I have demonstrated my allegiance to fiction. At present, I am about seventy-five percent done with what will become my sixth novel. Three – Crazy of Natural Causes (2015), Forgive Us Our Trespasses (2016), and Cowboys Come Home (2016) — have been published in the past two years. It appears likely that Don’t Ask, Don’t Tell, will be ready for the spring of 2017. I also compiled a collection of short stories, Longer Songs, that was published in spring 2016.
I don’t know if I’ve got John Grisham’s hang of it, or Stephen King’s, or Larry McMurtry’s, but I’ve got my own. I’ve got to get a better hang at selling them if anyone save my friends and relatives is going to notice.
I love my novels. I would. I wrote them. One of my favorite writing sayings is: “Nobody writes shit on purpose.” There’s a lot of shit out there, but the poor slob who wrote it thinks it’s good. Therefore, it’s particularly gratifying to writers when readers say they like it because it provides evidence that someone out there, someone apparently as deluded as I, likes it.
I make this stuff up. Some people seem to think there is really no difference between fact and fiction, and that only the names have been changed to protect the guilty and innocent alike. I always think of that as a bit of an insult. One of the characters in my current project is writing a novel that, apparently, is true to life except the names and places have been changed. She is doing so because she believes it’s the best way to create a first novel, and that she will acquire the gift of making shit up later.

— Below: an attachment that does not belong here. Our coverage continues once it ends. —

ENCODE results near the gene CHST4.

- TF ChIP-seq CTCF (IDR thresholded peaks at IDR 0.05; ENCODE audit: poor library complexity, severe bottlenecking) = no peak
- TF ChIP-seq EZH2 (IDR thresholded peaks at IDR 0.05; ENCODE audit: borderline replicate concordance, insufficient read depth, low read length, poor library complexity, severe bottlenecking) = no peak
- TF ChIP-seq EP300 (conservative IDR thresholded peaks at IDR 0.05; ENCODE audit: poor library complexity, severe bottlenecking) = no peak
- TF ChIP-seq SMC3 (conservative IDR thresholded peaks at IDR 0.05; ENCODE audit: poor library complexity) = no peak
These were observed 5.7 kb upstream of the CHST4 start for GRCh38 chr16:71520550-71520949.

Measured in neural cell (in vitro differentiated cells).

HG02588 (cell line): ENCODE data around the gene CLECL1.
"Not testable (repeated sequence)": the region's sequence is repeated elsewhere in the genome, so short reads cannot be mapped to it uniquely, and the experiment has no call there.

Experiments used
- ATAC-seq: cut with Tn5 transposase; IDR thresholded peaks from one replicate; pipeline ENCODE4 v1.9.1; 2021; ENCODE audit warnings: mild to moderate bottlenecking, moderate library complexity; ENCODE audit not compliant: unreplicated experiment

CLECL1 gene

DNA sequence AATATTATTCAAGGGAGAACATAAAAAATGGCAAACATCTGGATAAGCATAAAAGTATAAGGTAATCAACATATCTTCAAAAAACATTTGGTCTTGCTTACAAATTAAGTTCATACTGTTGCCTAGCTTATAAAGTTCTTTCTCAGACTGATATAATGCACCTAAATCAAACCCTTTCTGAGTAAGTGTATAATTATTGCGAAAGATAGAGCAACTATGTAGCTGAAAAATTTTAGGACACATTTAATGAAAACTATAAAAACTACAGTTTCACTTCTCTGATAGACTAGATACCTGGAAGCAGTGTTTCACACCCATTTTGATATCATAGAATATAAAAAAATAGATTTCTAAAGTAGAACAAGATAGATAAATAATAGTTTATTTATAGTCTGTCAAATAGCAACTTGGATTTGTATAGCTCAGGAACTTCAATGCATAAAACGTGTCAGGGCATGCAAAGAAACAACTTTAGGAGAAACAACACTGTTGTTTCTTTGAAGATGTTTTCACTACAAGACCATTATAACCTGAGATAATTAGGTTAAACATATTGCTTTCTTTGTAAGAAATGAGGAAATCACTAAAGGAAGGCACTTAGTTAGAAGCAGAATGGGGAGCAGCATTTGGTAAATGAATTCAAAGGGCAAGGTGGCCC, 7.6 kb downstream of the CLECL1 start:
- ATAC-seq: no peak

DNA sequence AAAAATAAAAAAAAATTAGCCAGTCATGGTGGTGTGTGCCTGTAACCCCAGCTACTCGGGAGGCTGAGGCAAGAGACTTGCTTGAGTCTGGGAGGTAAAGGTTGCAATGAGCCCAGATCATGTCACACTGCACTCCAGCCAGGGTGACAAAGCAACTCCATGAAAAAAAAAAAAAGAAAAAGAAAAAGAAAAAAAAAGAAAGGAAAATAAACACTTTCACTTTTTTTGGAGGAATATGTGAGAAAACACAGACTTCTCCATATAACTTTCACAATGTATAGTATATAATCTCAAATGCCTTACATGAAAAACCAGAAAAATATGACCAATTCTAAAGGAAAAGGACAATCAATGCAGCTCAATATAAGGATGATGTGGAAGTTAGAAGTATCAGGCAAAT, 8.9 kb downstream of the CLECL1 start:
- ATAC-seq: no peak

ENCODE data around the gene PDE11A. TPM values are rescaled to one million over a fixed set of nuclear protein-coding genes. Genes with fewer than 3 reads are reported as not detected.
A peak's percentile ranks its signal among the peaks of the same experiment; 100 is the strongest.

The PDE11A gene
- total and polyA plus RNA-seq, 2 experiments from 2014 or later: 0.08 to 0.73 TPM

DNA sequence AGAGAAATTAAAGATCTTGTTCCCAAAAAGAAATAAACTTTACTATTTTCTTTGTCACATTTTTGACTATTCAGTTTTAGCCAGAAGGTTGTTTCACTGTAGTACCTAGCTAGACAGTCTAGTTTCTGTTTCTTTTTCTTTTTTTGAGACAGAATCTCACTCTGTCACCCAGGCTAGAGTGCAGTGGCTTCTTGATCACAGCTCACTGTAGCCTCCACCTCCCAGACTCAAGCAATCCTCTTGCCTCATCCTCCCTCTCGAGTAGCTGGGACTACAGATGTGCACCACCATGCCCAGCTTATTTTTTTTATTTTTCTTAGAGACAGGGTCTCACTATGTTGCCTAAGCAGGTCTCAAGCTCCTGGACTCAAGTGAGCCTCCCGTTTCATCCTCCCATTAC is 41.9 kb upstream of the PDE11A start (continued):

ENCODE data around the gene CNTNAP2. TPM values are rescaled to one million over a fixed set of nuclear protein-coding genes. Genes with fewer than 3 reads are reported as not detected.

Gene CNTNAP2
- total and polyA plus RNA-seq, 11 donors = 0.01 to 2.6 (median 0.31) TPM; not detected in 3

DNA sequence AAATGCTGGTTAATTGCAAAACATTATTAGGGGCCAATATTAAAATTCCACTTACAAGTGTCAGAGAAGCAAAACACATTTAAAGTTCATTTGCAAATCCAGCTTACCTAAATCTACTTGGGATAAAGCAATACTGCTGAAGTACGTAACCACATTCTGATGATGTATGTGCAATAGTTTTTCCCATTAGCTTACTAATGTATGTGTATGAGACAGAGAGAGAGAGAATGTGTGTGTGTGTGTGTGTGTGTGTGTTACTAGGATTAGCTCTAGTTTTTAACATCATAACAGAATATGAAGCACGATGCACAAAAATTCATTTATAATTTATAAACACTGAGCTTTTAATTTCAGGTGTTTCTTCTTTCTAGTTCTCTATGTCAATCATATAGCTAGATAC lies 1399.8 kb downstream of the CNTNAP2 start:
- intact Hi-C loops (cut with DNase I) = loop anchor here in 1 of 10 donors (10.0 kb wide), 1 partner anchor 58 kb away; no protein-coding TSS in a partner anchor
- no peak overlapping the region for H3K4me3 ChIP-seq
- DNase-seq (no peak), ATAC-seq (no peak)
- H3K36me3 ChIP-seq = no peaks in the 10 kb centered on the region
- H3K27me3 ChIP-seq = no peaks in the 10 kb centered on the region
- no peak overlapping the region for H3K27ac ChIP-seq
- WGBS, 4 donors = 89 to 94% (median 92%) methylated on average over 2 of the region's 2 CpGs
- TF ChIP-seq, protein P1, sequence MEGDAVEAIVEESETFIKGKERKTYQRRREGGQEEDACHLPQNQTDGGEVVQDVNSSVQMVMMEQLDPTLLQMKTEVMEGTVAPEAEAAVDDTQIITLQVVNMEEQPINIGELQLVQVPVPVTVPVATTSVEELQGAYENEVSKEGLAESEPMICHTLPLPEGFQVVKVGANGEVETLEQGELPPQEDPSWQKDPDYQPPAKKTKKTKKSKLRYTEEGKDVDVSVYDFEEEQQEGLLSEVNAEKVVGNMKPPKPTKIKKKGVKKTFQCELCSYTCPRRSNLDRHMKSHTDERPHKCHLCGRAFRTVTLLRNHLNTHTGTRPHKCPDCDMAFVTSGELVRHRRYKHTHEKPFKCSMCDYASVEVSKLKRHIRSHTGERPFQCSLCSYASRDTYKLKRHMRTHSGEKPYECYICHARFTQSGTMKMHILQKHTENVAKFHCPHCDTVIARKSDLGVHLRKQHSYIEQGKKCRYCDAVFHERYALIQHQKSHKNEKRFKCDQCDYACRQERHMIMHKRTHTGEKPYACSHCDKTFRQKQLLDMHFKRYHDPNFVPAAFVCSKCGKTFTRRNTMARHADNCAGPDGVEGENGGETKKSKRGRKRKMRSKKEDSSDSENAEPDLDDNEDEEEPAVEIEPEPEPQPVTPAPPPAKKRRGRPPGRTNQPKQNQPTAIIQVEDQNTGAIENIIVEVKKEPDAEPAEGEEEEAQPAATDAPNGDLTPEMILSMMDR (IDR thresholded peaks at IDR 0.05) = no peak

Oh, I’m there. I put myself in the minds of my characters. I try to think the way they would. Two major characters in Don’t Ask, Don’t Tell, have a part of me in them. All have a little.
For instance, I play guitar. So does Riley Mansfield in The Audacity of Dope (2011), my first novel. He leads the bad guys on a wild, across-the-country chase that culminates on the National Mall in Washington, D.C. At the time I wrote it, NASCAR was leading me on a less merry, across-the-country chase.
The Intangibles (2013) was the most personal. This town, where I grew up and now live, is similar to the Fairmont of the story. The time of the tale, though, is 1968. I was then ten years old. I remember that year of assassination, war, civil unrest, and rapid change distinctly, but what I wrote is more a result of experiences in the 1970s adapted to what I witnessed as a child of the sixties.
For most of my life, I have been a sportswriter. I still write free-lance stories. By 2015, it had become obvious that my time as a journalist, at least a full-time one, was over. It didn’t matter what I wanted. What mattered was that no one wanted me. Crazy of Natural Causes was a tale of a man, Chance Benford, who lost everything and had to reinvent himself. Hell, Chance isn’t based on me. He succeeded.
Forgive Us Our Trespasses (2016) is a tale of small-town corruption gone wild. Denny Frawley and everyone around him – wife, kids, mistress, minions – drifts into doomed madness. It has to be stopped. Hal Kinley is the only one who has any idea how. It’s an over-the-top parable on the corrosive effects of patronage.